Portraits of Wildflowers

Perspectives on Nature Photography

Posts Tagged ‘New Mexico

More of the world below

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More visual notes from the underground in New Mexico’s Carlsbad Caverns National Park on June 14th.

It took aeons for an inorganic process, dripping water, to deposit the minerals that built up these intricate formations. Nevertheless, don’t their tops remind you of the branching growth patterns seen in a living organism like broccoli?

© 2017 Steven Schwartzman

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Written by Steve Schwartzman

August 24, 2017 at 4:40 AM

The world below

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750 feet underground in Carlsbad Caverns National Park lie the caverns. When we visited a couple of decades ago we didn’t think that much of them. On June 14th of this year we took the 1.25-mile self-guided walk through what’s called the Big Room and found its formations quite impressive. The caverns haven’t changed in 20 years. It seems we have.

© 2017 Steven Schwartzman

Written by Steve Schwartzman

August 23, 2017 at 4:51 AM

Carlsbad canyons

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No, the title isn’t a typo or thinko: I meant Carlsbad canyons. While almost everyone goes to Carlsbad Caverns National Park to see the caverns, the road in from the highway passes through some scenic canyons whose grand scale makes them worth stopping for in their own right, as we found out on June 14th. It’s a harsh land of little rain, where many plants have a hard time making a go of it.

One plant that thrives there is Dasylirion wheeleri, known even in English by the name that the Spaniards took from the Aztecs: sotol. Below you see a sotol flower stalk (which people joke is so tall).

© 2017 Steven Schwartzman

Written by Steve Schwartzman

August 22, 2017 at 5:08 AM

Rocky Mountain beeweed

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As if to corroborate the common name Rocky mountain beeweed, I found a native bee on these flowers of Cleome serrulata at Kasha-Katuwe Tent Rocks National Monument in northern New Mexico on June 12th. An online article about this species notes that other vernacular names for the plant are stinking-clover, bee spider-flower, skunk weed, Navajo spinach, and guaco. This wildflower is a relative of the clammyweed that grows in Austin.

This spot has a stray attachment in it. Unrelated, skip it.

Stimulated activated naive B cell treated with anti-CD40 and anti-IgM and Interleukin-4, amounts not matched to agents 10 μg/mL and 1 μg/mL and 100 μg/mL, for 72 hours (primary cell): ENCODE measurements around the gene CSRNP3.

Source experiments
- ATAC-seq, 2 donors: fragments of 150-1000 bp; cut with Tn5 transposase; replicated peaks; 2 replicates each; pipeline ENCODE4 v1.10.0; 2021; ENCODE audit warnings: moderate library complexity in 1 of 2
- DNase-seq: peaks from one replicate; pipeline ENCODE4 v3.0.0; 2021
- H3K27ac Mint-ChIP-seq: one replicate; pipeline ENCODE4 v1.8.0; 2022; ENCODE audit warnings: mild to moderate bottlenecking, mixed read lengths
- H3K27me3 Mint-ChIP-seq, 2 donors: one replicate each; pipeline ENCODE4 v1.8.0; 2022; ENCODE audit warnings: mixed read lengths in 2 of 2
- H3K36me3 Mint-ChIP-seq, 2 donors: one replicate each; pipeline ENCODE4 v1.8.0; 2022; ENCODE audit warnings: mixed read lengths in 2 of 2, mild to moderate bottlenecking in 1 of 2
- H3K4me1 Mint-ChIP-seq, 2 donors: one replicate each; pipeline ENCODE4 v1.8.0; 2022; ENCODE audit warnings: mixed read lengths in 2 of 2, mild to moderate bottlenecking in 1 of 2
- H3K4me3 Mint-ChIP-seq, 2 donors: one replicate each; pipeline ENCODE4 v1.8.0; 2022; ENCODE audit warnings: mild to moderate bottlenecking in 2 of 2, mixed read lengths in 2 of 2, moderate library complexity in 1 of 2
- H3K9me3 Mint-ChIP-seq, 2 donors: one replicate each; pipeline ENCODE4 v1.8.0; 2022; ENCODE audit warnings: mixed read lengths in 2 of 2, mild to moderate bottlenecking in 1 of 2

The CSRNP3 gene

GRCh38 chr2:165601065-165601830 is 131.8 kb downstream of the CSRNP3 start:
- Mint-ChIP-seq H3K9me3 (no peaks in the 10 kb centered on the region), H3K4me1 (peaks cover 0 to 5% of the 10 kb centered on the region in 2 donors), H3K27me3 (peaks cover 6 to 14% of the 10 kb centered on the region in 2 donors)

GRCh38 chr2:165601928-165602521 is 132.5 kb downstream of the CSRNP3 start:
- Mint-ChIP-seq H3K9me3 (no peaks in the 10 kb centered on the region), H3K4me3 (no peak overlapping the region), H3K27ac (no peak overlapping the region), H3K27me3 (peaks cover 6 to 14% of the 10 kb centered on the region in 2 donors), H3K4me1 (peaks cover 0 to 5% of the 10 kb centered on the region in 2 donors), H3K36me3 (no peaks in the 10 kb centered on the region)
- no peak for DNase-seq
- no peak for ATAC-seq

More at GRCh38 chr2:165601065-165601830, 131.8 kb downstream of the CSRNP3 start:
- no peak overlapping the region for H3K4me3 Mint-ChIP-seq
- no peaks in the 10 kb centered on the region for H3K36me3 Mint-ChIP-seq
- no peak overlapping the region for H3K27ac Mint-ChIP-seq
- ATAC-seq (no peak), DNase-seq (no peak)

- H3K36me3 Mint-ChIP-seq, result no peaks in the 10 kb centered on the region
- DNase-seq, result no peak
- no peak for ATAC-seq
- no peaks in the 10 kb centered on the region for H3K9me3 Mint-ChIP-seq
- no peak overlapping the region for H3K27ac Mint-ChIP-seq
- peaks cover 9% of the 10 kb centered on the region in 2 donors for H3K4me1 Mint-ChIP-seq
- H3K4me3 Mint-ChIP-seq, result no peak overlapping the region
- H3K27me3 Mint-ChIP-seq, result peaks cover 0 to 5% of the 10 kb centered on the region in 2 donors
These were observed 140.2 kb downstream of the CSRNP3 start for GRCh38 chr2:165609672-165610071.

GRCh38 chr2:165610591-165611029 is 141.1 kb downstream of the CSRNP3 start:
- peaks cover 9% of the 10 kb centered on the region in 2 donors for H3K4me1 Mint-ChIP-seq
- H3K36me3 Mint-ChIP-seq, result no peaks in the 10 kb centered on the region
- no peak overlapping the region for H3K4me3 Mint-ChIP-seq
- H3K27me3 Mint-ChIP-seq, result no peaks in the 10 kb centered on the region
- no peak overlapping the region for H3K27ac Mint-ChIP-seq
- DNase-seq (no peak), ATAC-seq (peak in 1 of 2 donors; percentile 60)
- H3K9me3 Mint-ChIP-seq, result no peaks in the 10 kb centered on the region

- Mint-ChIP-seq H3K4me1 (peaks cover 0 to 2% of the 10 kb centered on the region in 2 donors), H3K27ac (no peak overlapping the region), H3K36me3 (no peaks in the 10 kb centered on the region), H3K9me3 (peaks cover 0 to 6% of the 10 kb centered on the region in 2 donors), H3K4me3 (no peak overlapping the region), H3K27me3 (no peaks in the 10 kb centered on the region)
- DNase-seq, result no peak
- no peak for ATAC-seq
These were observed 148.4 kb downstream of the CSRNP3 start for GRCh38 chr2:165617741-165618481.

© 2017 Steven Schwartzman

Written by Steve Schwartzman

August 20, 2017 at 4:50 AM

And a lizard

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Click to enlarge.

Here’s a lizard I found at Kasha-Katuwe Tent Rocks National Monument in northern New Mexico on June 12th. Thanks to Pat Maher and Scott Bulgrin of the New Mexico Herpetological Society for identifying this as an eastern collared lizard, Crotaphytus collaris. You can read more about collared lizards at Wild Herps. You can get a much closer view of this one by clicking to enlarge the thumbnail below.

© 2017 Steven Schwartzman

Written by Steve Schwartzman

August 19, 2017 at 4:38 AM

A floral balance at Kasha-Katuwe

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In addition to balanced rocks at Kasha-Katuwe in northern New Mexico on June 12th, here’s a balanced jimsonweed flower (Datura wrightii). Note the tiny native bee on the left side of the flower.

I’d pulled off to the side of the entrance road to photograph the jimsonweed and had barely gotten out of my car when a tribal policeman stopped his patrol car to see what I was up to. I guess very few visitors pull over at a place that doesn’t offer a view of the rock formations.

© 2017 Steven Schwartzman

Written by Steve Schwartzman

August 18, 2017 at 4:48 AM

A balanced look at Kasha-Katuwe

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Kasha-Katuwe Tent Rocks in northern New Mexico is such an intriguing place that I feel I owe you another look at it from our June 12th visit. In particular, the place is known for its many balanced rocks, as shown above and then a little more closely below at a different location. The undulating strata of the rocks have a charm of their own as well.

© 2017 Steven Schwartzman

 

Written by Steve Schwartzman

August 17, 2017 at 5:00 AM

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